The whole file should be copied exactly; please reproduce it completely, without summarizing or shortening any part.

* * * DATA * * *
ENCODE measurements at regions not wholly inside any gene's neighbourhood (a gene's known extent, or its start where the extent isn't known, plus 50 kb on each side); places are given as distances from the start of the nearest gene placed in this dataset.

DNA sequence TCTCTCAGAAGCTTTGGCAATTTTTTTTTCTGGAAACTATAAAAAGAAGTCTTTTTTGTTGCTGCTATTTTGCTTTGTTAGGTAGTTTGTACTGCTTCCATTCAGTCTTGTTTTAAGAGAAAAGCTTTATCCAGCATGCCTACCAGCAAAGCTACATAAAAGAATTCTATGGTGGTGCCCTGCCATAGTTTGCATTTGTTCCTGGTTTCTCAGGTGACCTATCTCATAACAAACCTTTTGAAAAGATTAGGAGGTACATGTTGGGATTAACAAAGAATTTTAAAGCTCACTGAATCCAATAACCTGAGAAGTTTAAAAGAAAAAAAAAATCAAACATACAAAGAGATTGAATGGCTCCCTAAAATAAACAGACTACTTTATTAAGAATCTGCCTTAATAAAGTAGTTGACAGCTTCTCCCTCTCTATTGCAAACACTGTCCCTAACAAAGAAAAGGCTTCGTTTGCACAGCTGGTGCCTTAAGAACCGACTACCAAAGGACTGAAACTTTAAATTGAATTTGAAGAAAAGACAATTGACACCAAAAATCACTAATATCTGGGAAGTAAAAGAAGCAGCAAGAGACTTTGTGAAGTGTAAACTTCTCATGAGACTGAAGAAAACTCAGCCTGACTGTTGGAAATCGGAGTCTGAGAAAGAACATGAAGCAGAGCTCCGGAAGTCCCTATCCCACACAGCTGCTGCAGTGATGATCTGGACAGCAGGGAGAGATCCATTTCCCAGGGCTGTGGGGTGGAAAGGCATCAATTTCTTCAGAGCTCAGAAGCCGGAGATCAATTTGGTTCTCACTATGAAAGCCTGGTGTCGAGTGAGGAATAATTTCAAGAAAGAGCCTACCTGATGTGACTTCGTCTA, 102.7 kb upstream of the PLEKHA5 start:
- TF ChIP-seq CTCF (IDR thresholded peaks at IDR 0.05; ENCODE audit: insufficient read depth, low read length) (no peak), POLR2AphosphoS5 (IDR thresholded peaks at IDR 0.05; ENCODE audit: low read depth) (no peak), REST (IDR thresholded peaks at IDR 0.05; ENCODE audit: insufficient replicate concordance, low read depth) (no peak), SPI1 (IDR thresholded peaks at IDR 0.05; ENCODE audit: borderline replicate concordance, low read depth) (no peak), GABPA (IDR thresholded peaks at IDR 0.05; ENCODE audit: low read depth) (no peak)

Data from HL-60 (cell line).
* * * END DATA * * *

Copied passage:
ENCODE measurements at regions not wholly inside any gene's neighbourhood (a gene's known extent, or its start where the extent isn't known, plus 50 kb on each side); places are given as distances from the start of the nearest gene placed in this dataset.

DNA sequence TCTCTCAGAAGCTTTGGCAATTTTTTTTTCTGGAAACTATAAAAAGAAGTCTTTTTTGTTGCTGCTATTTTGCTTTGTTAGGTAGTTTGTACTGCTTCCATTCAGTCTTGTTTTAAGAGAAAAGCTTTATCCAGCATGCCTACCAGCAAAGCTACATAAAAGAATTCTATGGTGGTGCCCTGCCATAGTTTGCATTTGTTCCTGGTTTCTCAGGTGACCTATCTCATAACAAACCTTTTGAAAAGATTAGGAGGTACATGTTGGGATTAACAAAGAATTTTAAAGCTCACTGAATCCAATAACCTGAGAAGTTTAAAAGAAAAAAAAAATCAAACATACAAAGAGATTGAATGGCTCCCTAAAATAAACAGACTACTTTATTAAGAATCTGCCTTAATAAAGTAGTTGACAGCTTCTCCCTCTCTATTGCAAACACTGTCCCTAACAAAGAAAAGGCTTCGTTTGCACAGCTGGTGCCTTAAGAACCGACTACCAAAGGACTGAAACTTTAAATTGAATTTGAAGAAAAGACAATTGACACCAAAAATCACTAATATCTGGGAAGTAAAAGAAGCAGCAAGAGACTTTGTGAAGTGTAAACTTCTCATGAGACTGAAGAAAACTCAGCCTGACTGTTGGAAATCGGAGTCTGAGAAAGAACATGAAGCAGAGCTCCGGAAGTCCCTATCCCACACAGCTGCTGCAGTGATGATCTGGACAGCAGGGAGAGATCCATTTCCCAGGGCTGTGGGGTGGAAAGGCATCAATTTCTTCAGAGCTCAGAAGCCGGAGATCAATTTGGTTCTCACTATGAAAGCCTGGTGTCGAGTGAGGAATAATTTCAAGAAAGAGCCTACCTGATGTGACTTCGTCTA, 102.7 kb upstream of the PLEKHA5 start:
- TF ChIP-seq CTCF (IDR thresholded peaks at IDR 0.05; ENCODE audit: insufficient read depth, low read length) (no peak), POLR2AphosphoS5 (IDR thresholded peaks at IDR 0.05; ENCODE audit: low read depth) (no peak), REST (IDR thresholded peaks at IDR 0.05; ENCODE audit: insufficient replicate concordance, low read depth) (no peak), SPI1 (IDR thresholded peaks at IDR 0.05; ENCODE audit: borderline replicate concordance, low read depth) (no peak), GABPA (IDR thresholded peaks at IDR 0.05; ENCODE audit: low read depth) (no peak)

Data from HL-60 (cell line).